-Rav Avraham Borenstein of Sochatchov (Sochaczew, near Warsaw)(1839-1910), author of Avnei Nezer (seven volumes of response)andEglei Tal (encyclopedia of the laws of Shabbos). He was born in Bendin to Rav Ze’ev Nachum, author of the Agudas Eizov, a descendent of the Rema and the Shacha, and the Rav of Elkush and Biala. In 1853, he married Sarah Tzina, one of the two daughters of the Kotzker Rebbe, with whom he learned almost daily for almost 7 years. After the petira of his father-in-law in 1859, Rav Avraham accepted the Chidushei HaRim of Ger as his rebbe. After the petira of the Chidushei HaRim in 1866, he accepted Rav Chanoch Henich HaKohen of Alexander as his new reebbe. In 1883, he became Rav of Sochachov. His lectures in the yeshiva lasted six to eight hours, often starting at midnight and continuing until morning, except for a 15-minute break when he napped. Rav Bornstein is frequently quoted in his son’s classic work Shem Mishmuel.
-Rav Yosef Rosen of Dvinsk, the Gaon of Rogatchov, author of Tzofnas Paneach (1858-1936). His father, Reb Fishel Rosen, was a leader of the Jewish community of Rogatchov in general, and of the Lubavicher Chasidim in particular. When he was bar mitzvah, his father brought Reb Yosef to the Rav of Slutzk, Rav Yosef Dov Soloveichik, the Beis Halevi. Together with Rav Chaim (Rav Yosef Dov’s son), Rav Yosef learned with the Beis Halevi for an entire year. He then learned with Rav Yehushua Diskin in Shklov. When he was 18, he married the daughter of Rav Moshe Garfinkel, a Gerer chasid in Warsaw, who supported the couple for 8 years. In 1891, he took the position of Rav in Dvinsk, a position he kept until his death.
-Rav Shmuel Brudny, Rosh Yeshivas Mir (1915-1981). Born in Smorgon, Lithuania, between Oshmina and Vilna. At 14 years of age, he entered the Rameilles Yeshiva in Vilna under Rav Shlomo Heiman. Three years later, he entered the Mirrer Yeshiva under Rav Eliezer Yehuda Finkel. Whereas his parents and siblings were murdered by the Nazis, he escaped to Shanghai. After the yeshiva was relocated in New York, he was appointed Rosh Yeshiva.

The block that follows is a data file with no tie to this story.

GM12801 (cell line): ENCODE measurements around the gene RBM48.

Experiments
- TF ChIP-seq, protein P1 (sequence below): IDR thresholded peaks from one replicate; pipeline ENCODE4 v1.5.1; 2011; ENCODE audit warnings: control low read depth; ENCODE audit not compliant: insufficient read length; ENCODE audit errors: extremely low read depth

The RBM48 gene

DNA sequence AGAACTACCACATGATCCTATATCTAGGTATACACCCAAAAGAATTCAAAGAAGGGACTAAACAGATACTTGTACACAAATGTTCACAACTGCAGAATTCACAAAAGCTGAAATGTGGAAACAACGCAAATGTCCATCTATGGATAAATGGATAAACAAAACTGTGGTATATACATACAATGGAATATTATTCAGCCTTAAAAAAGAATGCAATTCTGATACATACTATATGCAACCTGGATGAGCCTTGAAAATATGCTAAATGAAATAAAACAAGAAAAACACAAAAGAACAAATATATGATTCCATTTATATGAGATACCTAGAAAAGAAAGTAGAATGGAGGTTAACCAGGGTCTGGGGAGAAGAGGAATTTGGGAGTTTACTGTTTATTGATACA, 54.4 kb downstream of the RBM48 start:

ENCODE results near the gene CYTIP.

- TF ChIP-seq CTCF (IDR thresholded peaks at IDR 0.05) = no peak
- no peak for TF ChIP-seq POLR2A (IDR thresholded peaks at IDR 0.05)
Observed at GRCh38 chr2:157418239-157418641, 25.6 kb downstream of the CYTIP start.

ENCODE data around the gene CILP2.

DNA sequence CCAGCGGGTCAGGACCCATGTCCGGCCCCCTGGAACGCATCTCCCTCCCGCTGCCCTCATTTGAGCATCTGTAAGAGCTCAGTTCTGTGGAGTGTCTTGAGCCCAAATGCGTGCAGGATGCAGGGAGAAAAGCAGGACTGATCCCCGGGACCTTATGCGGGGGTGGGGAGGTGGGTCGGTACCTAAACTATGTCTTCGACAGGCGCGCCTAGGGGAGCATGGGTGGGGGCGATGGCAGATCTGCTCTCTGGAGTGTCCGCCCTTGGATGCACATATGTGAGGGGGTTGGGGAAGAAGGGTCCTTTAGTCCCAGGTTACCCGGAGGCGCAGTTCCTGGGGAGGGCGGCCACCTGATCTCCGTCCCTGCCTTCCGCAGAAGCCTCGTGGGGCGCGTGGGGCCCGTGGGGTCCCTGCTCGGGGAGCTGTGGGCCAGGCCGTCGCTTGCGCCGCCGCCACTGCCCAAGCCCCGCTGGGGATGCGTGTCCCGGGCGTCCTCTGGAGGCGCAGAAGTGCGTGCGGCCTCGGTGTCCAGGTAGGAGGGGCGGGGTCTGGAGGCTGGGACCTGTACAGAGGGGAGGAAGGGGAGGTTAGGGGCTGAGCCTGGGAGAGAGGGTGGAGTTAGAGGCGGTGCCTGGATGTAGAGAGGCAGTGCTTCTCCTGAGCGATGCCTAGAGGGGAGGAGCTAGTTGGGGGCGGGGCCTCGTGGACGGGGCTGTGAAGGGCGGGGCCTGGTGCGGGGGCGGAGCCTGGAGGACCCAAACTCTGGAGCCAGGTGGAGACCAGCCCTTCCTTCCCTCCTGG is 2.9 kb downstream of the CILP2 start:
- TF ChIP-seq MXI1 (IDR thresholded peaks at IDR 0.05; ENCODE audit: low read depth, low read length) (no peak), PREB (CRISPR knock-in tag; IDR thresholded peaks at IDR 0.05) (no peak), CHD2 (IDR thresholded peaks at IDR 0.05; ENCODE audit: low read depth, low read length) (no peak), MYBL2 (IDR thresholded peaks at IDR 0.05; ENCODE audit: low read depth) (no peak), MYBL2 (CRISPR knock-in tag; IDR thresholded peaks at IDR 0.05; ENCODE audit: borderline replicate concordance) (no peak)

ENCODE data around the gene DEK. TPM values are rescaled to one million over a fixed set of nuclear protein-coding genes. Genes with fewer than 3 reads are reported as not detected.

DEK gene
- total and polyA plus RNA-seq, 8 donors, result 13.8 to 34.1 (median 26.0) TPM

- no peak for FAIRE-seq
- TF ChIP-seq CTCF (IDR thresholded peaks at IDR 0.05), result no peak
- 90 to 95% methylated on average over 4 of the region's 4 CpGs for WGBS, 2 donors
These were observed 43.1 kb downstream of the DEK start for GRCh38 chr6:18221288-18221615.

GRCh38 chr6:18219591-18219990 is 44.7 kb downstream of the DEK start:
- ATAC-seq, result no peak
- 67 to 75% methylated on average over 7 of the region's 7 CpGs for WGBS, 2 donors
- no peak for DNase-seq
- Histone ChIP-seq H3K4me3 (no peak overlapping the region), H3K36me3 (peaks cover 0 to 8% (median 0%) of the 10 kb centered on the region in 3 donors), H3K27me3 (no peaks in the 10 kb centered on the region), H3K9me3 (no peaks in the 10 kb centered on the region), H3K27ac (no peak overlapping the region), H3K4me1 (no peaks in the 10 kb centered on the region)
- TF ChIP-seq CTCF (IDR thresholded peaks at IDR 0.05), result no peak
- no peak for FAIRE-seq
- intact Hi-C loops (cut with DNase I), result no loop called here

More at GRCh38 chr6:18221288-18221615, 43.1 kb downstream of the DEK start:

-Rav Yehoshua Moshe Orenstein, author of Yam HaTalmud

Today in History – 10 Adar
·Byzantine Emperor Justinian ordered the public reading of the Greek translation to the parshas hashavua on Shabbos and prohibited rabbonim from giving drashos on the sedra, 553.
·Massacre of the Jews of Freiburg, Germany, 1349, in the Black Death riots.
·The first complete Hebrew sefer (Torah with Rashi) was printed by Abraham ben Garton, in Reggio de Calabria, Italy, 1475. It was soon followed in Piovo di Sacco near Padua by a printing of the Arbah Turim of Rav Yaakov ben HaRosh.
·Jews of the Austrian Empire were granted equal civil and political rights, 1849.

Today in History – 11 Adar
· Pope prohibits anti-Jewish sermons, 1434.
· First printing of Rashi on Torah, Italy 1475. (This first printing of Rashi was without the text of the Torah. All subsequent printings were done with Rashi’s commentary under the Torah’s text.)
· First printing of the whole Tanach, 1488.
· Haifawas captured by Napoleon, which marked the greatest extent of Napoleon’s conquest of Eretz Yisrael, 1799.
· Alexander II of Russia assassinated, 1881, ending a relatively peaceful period for the Jews.
· James D. Watson and Francis H.C. Crick announced they had discovered the double-helix structure of DNA, the molecule that contains the human genes.{ {Newscenter/}